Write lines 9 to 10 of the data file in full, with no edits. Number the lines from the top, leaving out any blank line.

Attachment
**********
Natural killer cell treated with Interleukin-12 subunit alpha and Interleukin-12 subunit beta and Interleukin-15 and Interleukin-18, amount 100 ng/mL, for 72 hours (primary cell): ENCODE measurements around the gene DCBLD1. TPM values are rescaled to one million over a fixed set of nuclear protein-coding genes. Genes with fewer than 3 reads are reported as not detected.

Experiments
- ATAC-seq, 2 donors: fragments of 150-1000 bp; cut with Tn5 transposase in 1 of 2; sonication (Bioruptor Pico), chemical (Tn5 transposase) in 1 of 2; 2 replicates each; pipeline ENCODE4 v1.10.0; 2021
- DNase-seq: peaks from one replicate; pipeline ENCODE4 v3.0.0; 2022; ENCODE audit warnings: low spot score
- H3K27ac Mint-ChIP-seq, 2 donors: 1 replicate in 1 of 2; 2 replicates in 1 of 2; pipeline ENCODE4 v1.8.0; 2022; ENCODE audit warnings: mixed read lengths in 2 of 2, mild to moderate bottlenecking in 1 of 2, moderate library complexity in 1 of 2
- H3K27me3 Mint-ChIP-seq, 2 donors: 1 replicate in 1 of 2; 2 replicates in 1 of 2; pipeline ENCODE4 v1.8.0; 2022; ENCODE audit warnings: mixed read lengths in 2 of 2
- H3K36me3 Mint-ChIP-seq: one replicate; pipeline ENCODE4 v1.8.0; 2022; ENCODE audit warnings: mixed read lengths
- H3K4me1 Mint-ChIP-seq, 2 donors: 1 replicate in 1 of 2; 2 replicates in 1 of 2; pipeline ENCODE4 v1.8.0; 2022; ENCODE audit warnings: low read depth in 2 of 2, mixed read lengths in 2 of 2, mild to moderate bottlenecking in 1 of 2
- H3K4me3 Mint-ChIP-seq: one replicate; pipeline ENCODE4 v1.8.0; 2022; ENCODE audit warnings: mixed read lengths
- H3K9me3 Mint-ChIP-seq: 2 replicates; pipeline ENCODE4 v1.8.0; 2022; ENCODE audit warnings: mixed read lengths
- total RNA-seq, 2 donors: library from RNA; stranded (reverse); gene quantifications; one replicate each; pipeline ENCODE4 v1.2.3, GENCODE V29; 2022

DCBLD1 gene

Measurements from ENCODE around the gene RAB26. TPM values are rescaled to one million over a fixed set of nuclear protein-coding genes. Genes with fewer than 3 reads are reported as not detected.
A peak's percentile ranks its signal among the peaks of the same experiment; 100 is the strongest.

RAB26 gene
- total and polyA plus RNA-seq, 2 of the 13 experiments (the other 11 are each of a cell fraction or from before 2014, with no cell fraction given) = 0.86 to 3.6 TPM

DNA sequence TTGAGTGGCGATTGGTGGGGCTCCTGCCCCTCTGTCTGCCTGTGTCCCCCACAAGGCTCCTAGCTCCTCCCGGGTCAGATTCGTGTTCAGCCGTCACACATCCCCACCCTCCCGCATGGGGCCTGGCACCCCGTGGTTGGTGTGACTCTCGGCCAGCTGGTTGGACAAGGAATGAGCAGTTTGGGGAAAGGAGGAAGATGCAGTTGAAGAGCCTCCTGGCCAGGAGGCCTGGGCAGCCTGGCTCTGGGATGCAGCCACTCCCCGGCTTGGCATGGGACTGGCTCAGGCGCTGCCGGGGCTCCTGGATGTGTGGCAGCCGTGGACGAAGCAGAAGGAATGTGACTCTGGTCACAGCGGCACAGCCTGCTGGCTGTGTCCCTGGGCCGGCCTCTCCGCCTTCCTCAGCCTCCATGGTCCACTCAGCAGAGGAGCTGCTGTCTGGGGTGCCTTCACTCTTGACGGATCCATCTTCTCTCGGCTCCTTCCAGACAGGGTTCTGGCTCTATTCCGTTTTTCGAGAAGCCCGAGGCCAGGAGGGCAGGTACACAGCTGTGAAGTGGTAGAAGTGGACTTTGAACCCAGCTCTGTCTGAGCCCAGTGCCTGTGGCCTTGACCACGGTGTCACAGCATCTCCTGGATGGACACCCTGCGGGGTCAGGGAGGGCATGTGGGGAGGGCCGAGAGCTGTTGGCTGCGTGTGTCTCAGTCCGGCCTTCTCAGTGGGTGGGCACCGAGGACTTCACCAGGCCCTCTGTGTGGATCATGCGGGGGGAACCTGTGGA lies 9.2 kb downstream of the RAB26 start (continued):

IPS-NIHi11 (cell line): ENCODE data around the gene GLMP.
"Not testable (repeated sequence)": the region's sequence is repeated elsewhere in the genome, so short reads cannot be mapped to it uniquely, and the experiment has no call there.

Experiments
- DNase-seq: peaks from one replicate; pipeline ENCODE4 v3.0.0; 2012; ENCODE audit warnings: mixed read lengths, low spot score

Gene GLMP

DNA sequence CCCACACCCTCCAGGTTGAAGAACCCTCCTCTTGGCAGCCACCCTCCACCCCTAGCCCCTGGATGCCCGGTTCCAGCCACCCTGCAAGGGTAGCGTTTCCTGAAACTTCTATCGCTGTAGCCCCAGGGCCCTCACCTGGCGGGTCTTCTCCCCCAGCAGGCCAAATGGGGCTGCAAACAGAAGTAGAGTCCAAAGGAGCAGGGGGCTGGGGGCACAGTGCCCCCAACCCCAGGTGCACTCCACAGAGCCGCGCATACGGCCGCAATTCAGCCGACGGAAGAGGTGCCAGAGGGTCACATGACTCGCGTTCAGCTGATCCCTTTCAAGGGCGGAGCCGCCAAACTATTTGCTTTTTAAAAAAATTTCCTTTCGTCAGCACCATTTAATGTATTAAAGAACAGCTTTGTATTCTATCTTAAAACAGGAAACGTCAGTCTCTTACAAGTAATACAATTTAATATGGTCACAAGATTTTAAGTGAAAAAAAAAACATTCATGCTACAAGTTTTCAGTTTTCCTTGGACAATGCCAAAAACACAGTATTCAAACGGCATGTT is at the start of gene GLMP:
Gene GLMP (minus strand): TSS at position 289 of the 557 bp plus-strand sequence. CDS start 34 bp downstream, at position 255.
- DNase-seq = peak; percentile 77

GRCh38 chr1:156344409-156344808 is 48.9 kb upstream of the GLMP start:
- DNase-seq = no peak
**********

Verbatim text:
- H3K4me3 Mint-ChIP-seq: one replicate; pipeline ENCODE4 v1.8.0; 2022; ENCODE audit warnings: mixed read lengths
- H3K9me3 Mint-ChIP-seq: 2 replicates; pipeline ENCODE4 v1.8.0; 2022; ENCODE audit warnings: mixed read lengths